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Governors' Biofuels Coalition
NEWS UPDATE January 19, 2021

Top Story

Outgoing Trump admin mulls industry-wide biofuel waiver for oil refiners

By Stephanie Kelly, Reuters  •    •  Posted January 18, 2021

Last Friday, the Trump administration announced it’s considering requests from the oil refining industry and its backers for a sweeping nationwide waiver to exempt them from their obligations to blend biofuels, a measure they argue would help them weather the economic impact of the coronavirus pandemic. U.S. President Donald Trump’s Environmental Protection Agency (EPA) is requesting comment on the potential general waiver for the 2019 and 2020 compliance years and also is proposing a new rule that would remove or alter the labeling for retail gasoline that contains higher ethanol blends, according to notices to be published to the Federal Register on Tuesday. [ read more … ]


Trump Aims to End Ethanol Warnings in Biofuel Policy Blitz

By Jennifer A Dlouhy and Kim Chipman, Bloomberg  •    •  Posted January 18, 2021

The Trump administration advanced a flurry of biofuel policy proposals Friday, including plans that could help ethanol producers sell more of the corn-based fuel. Final decisions about those possible changes to biofuel-blending mandates and warning labels at pumps dispensing higher-ethanol E15 gasoline will now fall to President-elect Joe Biden. The Environmental Protection Agency’s proposals ensure the Biden administration will inherit battles over 16-year-old requirements to blend renewable fuels into gasoline and diesel that bedeviled President Donald Trump. [ read more … ]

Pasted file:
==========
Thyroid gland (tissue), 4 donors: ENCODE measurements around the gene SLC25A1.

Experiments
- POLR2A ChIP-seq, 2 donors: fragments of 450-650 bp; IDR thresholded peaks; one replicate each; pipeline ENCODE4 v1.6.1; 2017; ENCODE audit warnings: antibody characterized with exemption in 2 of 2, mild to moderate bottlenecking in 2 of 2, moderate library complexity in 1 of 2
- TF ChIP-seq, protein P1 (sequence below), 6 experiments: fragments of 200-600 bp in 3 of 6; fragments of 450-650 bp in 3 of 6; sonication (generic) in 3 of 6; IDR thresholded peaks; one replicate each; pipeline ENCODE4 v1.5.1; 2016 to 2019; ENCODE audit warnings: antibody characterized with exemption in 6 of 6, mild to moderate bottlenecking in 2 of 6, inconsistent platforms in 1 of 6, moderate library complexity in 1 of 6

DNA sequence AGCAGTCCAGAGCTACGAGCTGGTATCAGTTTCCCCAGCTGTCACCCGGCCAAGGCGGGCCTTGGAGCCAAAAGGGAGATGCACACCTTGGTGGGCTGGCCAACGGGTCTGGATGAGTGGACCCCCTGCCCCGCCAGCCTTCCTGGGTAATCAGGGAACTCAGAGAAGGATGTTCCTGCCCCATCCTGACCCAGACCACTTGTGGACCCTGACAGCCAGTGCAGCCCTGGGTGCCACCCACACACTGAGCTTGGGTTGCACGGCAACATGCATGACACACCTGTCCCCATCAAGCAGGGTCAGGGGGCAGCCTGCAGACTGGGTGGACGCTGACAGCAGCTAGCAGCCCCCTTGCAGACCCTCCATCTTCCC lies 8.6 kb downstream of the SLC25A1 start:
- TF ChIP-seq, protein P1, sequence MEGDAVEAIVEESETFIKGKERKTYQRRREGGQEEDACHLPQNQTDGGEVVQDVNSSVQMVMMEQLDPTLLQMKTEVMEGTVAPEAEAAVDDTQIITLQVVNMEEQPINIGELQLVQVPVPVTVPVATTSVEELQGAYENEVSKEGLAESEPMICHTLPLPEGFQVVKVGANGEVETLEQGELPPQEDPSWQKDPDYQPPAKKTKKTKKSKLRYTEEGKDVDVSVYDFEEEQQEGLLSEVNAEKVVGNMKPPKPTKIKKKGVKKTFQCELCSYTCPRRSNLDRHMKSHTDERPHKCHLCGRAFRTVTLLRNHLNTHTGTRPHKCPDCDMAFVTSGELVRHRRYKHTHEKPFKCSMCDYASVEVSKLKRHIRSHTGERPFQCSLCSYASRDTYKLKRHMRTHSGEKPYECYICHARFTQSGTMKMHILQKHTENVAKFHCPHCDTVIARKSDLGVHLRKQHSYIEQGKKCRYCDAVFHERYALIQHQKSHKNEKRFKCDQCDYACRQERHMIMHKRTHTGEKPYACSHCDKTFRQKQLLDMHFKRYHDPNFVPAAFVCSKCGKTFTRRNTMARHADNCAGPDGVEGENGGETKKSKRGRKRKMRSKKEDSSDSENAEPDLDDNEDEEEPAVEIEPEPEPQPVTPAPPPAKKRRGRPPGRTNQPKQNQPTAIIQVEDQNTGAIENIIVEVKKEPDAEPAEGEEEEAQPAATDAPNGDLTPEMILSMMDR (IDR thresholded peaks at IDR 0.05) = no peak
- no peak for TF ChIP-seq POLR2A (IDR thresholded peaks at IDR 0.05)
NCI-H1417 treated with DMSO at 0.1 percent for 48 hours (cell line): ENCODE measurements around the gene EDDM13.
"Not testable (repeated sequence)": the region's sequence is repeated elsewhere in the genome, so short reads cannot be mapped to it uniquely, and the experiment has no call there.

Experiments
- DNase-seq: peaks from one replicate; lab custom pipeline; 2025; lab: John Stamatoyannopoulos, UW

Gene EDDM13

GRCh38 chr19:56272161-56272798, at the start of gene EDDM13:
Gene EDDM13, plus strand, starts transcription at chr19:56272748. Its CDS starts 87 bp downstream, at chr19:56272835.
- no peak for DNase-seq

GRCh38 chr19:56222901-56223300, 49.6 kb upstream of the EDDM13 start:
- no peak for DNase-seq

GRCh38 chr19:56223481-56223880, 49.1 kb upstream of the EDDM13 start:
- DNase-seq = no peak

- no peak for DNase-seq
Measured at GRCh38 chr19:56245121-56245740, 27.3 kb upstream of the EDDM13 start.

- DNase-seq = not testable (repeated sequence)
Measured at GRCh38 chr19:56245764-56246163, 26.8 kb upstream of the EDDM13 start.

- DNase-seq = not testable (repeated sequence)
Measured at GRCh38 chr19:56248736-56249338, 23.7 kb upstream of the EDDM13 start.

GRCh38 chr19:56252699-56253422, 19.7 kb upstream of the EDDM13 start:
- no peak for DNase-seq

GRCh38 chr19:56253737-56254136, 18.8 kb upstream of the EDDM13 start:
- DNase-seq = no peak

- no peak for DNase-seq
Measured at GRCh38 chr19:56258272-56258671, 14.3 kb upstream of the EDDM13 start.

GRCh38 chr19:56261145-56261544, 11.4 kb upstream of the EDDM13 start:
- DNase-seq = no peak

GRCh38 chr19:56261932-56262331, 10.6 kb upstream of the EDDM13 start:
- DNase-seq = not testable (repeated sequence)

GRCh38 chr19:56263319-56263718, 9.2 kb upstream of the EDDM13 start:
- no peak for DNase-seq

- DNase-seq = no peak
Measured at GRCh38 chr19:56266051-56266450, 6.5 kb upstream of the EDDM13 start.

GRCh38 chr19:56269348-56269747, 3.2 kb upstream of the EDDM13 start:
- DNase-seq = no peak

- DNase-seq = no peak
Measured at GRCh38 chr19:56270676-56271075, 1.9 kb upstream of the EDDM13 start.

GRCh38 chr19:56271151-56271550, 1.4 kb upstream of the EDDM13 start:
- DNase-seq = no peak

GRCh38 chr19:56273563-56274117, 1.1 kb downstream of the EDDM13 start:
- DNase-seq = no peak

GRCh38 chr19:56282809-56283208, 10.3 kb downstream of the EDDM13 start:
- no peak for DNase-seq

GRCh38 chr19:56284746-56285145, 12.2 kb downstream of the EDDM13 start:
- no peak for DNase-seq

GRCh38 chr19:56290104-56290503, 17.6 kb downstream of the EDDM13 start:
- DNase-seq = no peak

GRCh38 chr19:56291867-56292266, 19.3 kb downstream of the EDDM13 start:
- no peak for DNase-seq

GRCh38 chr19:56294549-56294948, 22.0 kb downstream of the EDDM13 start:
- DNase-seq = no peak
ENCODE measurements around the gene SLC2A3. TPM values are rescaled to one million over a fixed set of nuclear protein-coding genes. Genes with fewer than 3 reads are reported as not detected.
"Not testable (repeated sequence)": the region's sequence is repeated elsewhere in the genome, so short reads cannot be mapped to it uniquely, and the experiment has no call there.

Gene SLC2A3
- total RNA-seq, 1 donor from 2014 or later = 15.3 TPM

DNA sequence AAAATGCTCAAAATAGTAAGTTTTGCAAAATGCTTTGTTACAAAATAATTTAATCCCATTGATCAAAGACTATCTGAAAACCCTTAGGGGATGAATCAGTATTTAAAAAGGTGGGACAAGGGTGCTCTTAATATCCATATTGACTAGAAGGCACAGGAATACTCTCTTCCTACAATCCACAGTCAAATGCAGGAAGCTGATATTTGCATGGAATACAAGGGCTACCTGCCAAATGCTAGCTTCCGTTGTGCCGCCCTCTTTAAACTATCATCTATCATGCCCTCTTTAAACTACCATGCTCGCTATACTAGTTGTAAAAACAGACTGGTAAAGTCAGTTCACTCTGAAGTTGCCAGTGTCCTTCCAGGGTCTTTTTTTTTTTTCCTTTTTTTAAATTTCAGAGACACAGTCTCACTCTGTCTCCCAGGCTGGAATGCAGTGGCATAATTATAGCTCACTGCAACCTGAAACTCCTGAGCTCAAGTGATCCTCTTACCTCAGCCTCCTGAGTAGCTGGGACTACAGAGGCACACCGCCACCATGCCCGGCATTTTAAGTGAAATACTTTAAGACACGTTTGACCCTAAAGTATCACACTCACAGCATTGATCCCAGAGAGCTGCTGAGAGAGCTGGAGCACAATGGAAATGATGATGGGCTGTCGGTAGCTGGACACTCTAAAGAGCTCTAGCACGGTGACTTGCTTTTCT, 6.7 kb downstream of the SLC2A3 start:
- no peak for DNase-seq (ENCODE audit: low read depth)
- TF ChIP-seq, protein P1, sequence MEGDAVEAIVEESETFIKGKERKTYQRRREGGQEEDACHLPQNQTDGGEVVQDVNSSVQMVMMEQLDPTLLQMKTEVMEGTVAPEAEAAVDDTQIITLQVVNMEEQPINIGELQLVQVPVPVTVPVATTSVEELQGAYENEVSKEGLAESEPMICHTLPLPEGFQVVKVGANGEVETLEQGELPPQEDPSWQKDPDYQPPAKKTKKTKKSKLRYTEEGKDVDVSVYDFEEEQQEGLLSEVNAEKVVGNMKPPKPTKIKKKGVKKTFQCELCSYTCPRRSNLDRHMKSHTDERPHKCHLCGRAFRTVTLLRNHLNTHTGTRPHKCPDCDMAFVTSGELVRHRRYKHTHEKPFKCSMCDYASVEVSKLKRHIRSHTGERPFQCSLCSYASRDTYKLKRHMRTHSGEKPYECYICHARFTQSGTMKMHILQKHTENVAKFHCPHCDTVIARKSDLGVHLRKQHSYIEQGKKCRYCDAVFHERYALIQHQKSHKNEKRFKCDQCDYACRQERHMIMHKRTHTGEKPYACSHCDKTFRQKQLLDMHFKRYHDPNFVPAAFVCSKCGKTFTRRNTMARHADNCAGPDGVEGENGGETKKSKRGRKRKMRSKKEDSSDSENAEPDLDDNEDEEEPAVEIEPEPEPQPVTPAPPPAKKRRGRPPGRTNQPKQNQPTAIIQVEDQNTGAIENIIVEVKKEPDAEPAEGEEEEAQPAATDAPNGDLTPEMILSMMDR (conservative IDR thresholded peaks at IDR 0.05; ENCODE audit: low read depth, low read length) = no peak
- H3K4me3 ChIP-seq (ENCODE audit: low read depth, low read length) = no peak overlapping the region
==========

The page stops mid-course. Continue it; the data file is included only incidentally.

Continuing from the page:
EPA proposes extended deadline for blending at small refineries

Marc Heller, E&E News reporter  •    •  Posted January 18, 2021

EPA proposed new labeling requirements for E15 fuel, which is 15% ethanol. The labels on gas pumps warn of potential damage to engines in cars built before 2000, as well as to smaller engines in boats, lawn mowers and other equipment. The proposed rule is to be published in the Federal Register on Jan. 19 and will be open to public comment for 90 days. In response to biofuel industry complaints that the current labels scare customers away from the higher-ethanol fuel, the agency said it’s weighing two choices: to clarify and, in some cases, soften the language on the labels, and to change their color from orange to blue and white. [ read more … ]

EPA Seeks Comment on E15, RFS Waivers

By  Todd Neeley, DTN Staff Reporter  •    •  Posted January 18, 2021

EPA wants the public to comment on whether the agency should consider a general waiver of Renewable Fuel Standard blend requirements for oil refiners. The agency on Friday released a set of proposals to consider a number of petitions by states to waive Renewable Fuel Standard requirements for small refiners and to make changes to E15 pump labels. Both the request for comments on a general waiver and changes to E15 labels will be posted for comment in the Federal Register on Jan. 19. [ read more … ]